Featured Column
Week of 9.19.2005
Our plight, our blame!
          Most Americans were surprised at the ferocity and resultant damage from Katrina and the “levee-leak.” We had never before seen destruction, loss and suffering that followed the hurricane and the rising waters in New Orleans.
          We were also astounded to find out that America is composed of over 37 million people living in poverty. What brought it to our realization is the televised agony of thousands of poor, mostly black families attempting to regain a portion of their lives immediately following the horrible winds and rising waters.
           Watching the horrors that the mostly underprivileged residents of the Gulf area of America had to endure was like watching a bad movie. This couldn’t be happening in America. For many it was the first glimpse of a hidden portion of our country. Here, on television, were the poor, the needy, the aged, the infirm, deprived of even the most basic of human needs. Thousands were in need of food and water. Thousands more were deprived of their medicines. Thousands more were stranded in the upper floors of their simple homes, unable to leave due to the stinking rising waters. We watched with nauseating interest the bloated bodies of those unable to weather the winds and water floating amid the streets of New Orleans.
           A catastrophe had struck our country and we were not prepared for the depth of the tragedy.
           And now we find ourselves listening to tales of thousands of the children of Katrina separated from their parents. We watch as thousands are sent to the wrongly named Superdome. It should have been called the “Miserydome.” We listen to the stories of families separated, living in various states thanks to the warmth and hospitality of strangers. Some will return to their homes in the Gulf area, most will not. We wait for body counts. We listen to the endless chatter of the politicians, attempting to take advantage of the bitter pill of nature and man.
          Winds, floods and fire have ravaged a significant portion of our country and from the first windfall and the beginning of the rising waters pundits attempted to place responsibility. Who failed us, the mayor, the governor or our president? Who will carry the blame? Did the misery multiply because poor blacks were involved? Would efforts have been increased and more successful if the winds and rising waters had lambasted Beverly Hills instead of New Orleans?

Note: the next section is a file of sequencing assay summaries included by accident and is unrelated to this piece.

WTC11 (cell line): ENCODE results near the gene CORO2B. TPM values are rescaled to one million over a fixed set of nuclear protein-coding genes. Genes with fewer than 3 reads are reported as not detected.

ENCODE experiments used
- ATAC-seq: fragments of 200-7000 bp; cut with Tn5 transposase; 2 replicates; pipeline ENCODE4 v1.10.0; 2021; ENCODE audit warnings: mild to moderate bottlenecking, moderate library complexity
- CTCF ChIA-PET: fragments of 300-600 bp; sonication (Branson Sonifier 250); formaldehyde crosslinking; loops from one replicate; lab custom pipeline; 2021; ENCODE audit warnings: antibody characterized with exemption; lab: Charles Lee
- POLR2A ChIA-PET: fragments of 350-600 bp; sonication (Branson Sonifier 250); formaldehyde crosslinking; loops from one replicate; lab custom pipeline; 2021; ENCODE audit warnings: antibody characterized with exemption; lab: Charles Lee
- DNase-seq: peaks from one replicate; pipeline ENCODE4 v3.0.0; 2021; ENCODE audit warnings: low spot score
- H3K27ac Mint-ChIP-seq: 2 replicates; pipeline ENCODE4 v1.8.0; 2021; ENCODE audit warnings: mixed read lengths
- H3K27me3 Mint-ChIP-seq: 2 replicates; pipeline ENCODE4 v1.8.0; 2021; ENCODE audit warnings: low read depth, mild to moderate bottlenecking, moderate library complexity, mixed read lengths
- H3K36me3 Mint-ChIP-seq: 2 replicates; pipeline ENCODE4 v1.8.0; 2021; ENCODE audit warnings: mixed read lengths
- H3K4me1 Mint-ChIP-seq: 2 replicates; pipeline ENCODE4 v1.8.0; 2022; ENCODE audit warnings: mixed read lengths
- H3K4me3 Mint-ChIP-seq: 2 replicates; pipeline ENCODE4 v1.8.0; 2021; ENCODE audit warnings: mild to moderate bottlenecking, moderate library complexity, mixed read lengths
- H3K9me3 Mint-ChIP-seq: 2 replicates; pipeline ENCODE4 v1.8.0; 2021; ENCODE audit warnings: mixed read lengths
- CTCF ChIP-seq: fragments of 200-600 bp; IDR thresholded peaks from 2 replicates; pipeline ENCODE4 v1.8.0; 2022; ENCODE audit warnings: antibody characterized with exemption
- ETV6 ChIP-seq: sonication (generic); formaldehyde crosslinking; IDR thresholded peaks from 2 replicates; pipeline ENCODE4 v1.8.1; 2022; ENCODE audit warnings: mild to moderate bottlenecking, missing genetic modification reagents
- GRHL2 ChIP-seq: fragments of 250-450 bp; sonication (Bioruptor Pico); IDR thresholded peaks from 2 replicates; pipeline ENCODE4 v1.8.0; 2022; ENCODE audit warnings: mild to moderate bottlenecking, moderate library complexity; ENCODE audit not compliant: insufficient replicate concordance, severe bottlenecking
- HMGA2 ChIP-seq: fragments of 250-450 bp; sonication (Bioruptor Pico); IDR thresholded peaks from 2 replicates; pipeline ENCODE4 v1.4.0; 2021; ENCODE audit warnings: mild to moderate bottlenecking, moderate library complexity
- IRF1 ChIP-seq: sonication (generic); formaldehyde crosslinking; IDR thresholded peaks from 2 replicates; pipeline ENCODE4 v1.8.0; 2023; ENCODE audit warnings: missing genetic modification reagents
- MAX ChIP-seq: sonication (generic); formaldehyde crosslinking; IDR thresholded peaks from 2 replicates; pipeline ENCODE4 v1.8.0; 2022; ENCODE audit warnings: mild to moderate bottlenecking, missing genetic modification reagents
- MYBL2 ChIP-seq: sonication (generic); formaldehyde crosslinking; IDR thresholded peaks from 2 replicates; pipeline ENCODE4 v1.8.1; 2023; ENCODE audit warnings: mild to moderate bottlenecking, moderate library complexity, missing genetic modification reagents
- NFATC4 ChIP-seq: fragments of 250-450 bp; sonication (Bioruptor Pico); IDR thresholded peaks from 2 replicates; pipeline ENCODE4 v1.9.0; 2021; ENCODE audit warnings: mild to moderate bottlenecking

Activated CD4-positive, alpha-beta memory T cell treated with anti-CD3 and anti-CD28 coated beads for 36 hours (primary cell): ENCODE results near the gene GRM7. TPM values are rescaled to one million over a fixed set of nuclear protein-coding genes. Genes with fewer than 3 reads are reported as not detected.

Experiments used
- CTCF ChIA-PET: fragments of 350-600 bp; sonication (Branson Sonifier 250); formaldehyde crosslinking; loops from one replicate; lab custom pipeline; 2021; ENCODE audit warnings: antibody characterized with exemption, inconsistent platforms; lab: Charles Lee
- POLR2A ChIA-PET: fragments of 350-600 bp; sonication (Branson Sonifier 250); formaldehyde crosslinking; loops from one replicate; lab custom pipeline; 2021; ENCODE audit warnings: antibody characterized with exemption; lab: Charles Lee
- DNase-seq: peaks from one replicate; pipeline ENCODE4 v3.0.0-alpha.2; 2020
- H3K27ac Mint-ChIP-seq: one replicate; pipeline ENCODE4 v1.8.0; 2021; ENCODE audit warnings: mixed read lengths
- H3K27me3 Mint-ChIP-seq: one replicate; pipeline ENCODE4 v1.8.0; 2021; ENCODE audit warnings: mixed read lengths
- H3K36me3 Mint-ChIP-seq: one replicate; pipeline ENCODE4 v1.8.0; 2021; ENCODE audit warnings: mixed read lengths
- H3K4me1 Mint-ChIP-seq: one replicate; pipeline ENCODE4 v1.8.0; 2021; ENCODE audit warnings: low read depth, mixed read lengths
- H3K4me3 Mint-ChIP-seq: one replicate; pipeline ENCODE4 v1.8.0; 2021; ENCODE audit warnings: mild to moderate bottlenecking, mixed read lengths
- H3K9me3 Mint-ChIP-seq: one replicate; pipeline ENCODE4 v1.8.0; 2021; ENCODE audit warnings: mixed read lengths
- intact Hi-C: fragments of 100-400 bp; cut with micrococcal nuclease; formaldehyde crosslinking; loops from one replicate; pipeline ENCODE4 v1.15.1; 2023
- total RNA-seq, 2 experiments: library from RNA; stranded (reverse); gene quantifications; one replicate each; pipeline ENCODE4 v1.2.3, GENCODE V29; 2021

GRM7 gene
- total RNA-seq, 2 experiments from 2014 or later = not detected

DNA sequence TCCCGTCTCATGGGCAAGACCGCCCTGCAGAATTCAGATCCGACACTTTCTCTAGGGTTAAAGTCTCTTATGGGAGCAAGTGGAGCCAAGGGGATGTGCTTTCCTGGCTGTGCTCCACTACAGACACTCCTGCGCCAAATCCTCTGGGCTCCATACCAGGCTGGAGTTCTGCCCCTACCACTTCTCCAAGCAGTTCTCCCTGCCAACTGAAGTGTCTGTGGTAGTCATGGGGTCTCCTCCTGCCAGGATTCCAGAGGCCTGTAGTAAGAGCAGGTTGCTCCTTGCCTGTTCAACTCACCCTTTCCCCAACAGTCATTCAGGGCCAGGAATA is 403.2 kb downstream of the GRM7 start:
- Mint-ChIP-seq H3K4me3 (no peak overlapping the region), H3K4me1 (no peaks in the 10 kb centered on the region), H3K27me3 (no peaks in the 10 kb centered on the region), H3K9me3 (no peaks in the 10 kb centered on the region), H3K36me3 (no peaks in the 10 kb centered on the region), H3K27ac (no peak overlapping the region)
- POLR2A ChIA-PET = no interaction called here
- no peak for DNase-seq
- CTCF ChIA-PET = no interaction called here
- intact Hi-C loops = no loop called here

I’ve never been a fan of our current President Bush, partially because he appears to be “communicationally-challenged.” Words, sentences, paragraphs – meaningful thoughts do not flow easily from his mouth and brain. His attempts at warmth and empathy sometimes fail him. At the worst of times his Florsheims end up between his lips.
          My feelings about President Bush range from embarrassment to anger to commiseration to understanding to pride and respect. I do believe that the current President Bush loves America and believes, sincerely, in protecting our land.
          I doubt if he will go down in history as one of our greatest presidents. We will most likely remember the war in Iraq as Bushes’ war. I believe history will show that there were few if any substantial reasons for us to invade Iraq.
          And that brings us to the blame for the tragedies following Katrina and “Levee-gate.” Hours of newscasts are filled with the politicians and “experts” offering opinions of what should have been done and what wasn’t done. The pain on the faces of those thousands of former residents of Louisiana, Mississippi and Alabama will not be changed to smiles by the placement of blame.
          Homes will not be salvaged, families united, the dead raised or neighborhoods reborn by the pointing of fingers.
          Our total energies should be devoted towards a recovery. The mayors, the governors and our president should be supported with all of our might and devotion.
          When the last child is reunited with his or her parent. When every poor family is situated in a home of their own. When every displaced person is gainfully employed. When we begin lowering our count of Americans in poverty – then there will be time for placing blame.
           I have a hunch there will be enough blame to spread around – when the time comes.
Blame in New Orleans
      Ron was born in the Bronx, New York. He was raised in Southern California and lived in Honolulu, Hawaii for three decades. He attended Inglewood High School and U.C.L.A.. His youthful goal was to become a major league baseball player. In Hawaii Ron played on a series of championship softball teams. He is an active tennis player.
      Ron’s career began at the Inglewood Daily News where as a youngster was enrolled in a publisher training program. He served as an advertising salesman, circulation manager, writer and layout and design staffer. He has been a newspaper publisher at the Oregon City Oregon Enterprise Courier, the Beloit Wisconsin Daily News, the Elizabeth, New Jersey Daily Journal and This Week Magazines (Hawaii).
      Ron lives with his wife, Marilyn, in San Diego, California. His two children, Douglas and Diane also live in the San Diego area. Ron’s interests range far and wide and are reflected in his columns diverse topics.
Ron Cruger